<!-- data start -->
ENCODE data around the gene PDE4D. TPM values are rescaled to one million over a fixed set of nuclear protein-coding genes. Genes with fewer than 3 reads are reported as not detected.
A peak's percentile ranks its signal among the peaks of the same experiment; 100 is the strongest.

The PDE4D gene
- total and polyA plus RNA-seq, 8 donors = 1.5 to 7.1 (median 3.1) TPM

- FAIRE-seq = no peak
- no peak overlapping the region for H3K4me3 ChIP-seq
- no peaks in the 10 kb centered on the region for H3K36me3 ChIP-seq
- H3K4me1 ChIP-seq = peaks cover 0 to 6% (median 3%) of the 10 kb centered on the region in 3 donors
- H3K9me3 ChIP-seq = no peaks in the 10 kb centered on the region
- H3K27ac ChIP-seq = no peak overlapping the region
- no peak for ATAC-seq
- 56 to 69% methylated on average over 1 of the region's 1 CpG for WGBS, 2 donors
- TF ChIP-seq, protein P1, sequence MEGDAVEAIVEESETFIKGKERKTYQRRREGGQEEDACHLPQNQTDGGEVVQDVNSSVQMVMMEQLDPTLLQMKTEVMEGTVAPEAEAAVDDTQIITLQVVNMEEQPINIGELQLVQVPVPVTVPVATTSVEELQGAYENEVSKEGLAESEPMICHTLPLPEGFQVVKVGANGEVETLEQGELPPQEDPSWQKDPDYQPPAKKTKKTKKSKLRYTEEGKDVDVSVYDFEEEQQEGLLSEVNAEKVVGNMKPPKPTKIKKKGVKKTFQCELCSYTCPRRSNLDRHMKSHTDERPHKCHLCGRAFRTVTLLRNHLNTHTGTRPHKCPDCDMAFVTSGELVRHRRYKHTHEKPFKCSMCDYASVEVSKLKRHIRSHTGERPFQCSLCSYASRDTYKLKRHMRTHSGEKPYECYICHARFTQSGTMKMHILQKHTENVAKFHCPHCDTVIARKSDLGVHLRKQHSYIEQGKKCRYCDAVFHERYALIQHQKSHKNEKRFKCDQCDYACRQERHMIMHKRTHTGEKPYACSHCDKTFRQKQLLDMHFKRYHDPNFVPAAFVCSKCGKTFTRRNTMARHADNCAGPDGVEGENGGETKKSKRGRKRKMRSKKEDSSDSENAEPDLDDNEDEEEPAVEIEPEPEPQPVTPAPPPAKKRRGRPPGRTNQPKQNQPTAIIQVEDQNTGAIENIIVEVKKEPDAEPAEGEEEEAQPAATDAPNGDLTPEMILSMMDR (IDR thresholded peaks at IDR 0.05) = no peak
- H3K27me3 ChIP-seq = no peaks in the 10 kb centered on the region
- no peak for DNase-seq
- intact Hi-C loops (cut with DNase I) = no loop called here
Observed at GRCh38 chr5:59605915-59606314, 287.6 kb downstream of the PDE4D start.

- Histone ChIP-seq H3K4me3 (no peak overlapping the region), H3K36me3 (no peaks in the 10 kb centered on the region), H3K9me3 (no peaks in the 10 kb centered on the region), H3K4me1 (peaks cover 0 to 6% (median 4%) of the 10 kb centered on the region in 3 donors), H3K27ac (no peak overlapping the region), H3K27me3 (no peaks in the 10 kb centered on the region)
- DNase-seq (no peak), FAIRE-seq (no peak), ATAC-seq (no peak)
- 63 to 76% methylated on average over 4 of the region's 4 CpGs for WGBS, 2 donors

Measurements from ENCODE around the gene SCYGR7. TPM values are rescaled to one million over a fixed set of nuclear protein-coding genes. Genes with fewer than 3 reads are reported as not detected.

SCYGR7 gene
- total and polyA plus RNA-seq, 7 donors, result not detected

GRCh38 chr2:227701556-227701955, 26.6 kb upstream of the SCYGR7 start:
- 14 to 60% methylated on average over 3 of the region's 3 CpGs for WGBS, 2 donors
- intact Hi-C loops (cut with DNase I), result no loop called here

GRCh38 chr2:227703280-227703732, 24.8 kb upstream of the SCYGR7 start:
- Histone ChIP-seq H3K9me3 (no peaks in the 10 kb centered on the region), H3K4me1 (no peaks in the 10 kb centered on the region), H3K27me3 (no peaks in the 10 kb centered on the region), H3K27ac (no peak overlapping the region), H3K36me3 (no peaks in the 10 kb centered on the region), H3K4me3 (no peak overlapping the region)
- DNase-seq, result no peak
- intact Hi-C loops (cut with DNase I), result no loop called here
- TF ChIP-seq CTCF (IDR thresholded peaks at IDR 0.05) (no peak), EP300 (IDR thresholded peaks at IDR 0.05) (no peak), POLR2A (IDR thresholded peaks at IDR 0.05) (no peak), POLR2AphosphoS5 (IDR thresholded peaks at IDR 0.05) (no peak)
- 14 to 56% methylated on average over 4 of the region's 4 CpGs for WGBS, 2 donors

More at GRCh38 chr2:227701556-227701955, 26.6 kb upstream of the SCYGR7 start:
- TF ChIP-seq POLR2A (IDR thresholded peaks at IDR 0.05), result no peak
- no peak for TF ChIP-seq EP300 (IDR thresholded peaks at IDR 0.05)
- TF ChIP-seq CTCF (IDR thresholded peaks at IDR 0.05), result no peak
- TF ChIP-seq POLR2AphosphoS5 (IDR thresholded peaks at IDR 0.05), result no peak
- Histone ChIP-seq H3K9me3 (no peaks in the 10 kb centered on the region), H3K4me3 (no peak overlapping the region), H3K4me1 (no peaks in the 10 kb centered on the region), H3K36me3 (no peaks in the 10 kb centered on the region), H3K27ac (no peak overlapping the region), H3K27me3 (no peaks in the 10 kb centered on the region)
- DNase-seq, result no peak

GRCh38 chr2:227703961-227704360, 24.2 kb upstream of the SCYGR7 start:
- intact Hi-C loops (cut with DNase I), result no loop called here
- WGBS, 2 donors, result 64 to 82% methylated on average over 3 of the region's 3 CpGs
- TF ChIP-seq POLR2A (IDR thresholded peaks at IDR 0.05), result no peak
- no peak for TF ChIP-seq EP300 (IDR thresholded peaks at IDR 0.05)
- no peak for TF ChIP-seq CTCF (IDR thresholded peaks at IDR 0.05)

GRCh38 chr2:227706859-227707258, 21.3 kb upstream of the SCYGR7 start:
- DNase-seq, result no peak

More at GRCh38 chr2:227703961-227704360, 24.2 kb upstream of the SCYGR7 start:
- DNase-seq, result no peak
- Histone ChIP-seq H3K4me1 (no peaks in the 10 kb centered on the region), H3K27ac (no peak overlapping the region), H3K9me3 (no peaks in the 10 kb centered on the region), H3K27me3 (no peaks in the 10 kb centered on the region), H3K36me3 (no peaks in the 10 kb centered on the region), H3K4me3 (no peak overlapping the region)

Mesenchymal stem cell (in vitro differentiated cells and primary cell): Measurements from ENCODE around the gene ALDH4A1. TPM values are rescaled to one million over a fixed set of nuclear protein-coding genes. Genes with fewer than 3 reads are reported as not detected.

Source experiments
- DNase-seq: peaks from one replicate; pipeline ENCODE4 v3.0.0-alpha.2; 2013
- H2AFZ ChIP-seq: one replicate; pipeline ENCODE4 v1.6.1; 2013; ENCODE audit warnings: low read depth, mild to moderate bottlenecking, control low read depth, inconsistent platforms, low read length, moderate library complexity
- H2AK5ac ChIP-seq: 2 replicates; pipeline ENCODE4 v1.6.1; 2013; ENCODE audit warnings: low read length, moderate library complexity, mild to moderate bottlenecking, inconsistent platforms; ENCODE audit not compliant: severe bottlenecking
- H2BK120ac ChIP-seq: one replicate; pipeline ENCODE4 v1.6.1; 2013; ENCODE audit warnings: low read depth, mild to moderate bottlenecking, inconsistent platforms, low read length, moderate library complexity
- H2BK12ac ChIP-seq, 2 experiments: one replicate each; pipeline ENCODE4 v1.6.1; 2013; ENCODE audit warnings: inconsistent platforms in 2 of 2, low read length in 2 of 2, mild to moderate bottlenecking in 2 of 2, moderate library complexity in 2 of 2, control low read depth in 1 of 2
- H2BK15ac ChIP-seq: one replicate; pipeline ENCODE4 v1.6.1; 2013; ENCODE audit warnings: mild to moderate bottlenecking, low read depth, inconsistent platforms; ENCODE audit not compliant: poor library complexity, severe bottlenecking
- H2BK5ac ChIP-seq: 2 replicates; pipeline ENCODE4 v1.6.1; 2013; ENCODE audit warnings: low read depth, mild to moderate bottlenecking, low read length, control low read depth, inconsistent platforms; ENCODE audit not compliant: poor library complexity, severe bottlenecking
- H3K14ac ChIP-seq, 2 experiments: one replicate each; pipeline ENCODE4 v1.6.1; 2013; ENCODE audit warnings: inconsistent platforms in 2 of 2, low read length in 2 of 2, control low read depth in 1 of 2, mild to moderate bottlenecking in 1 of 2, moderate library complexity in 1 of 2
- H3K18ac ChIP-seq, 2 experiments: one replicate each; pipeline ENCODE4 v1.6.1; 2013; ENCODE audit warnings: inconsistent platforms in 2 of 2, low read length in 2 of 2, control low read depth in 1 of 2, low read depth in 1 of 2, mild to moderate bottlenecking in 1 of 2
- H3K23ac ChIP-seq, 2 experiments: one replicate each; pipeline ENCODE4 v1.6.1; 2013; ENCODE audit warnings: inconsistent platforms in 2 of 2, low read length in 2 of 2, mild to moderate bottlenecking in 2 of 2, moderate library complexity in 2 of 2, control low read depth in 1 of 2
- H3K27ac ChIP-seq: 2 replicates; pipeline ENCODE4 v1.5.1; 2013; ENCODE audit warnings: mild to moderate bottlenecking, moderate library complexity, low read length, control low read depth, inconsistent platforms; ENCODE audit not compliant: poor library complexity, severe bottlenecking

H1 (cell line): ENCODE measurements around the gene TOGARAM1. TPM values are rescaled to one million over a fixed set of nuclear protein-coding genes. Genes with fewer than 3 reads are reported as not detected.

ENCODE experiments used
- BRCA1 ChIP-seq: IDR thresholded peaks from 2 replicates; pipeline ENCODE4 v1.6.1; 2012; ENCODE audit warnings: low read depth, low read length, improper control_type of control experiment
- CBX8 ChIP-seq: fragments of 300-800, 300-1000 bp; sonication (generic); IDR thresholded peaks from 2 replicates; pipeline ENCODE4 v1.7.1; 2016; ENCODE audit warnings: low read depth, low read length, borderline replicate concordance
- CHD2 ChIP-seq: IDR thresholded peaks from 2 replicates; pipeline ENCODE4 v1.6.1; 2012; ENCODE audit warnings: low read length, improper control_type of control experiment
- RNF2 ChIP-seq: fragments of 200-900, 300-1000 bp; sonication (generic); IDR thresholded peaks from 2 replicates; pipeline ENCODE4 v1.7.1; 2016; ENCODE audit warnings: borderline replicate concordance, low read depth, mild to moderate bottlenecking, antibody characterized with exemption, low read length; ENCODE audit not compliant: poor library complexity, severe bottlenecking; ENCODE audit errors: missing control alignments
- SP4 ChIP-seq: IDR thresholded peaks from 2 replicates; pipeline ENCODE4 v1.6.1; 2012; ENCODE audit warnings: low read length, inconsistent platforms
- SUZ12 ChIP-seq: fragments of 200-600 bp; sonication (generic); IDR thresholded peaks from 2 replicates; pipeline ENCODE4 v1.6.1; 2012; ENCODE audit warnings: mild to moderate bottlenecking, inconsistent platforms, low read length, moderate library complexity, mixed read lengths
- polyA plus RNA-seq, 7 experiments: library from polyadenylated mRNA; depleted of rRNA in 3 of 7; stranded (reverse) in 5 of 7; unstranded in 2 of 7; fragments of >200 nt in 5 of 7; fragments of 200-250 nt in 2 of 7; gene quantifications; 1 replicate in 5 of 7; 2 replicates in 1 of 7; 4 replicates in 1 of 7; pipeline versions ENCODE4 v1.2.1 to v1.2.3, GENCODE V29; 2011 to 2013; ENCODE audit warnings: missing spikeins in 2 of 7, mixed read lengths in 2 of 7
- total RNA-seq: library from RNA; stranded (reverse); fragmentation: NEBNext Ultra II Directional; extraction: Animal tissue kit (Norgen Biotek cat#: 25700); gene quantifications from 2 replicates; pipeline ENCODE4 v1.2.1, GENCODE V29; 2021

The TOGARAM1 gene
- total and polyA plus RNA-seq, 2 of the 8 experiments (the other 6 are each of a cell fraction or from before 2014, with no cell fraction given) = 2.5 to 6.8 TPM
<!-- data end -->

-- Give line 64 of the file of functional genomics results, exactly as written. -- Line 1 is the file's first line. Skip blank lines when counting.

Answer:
H1 (cell line): ENCODE measurements around the gene TOGARAM1. TPM values are rescaled to one million over a fixed set of nuclear protein-coding genes. Genes with fewer than 3 reads are reported as not detected.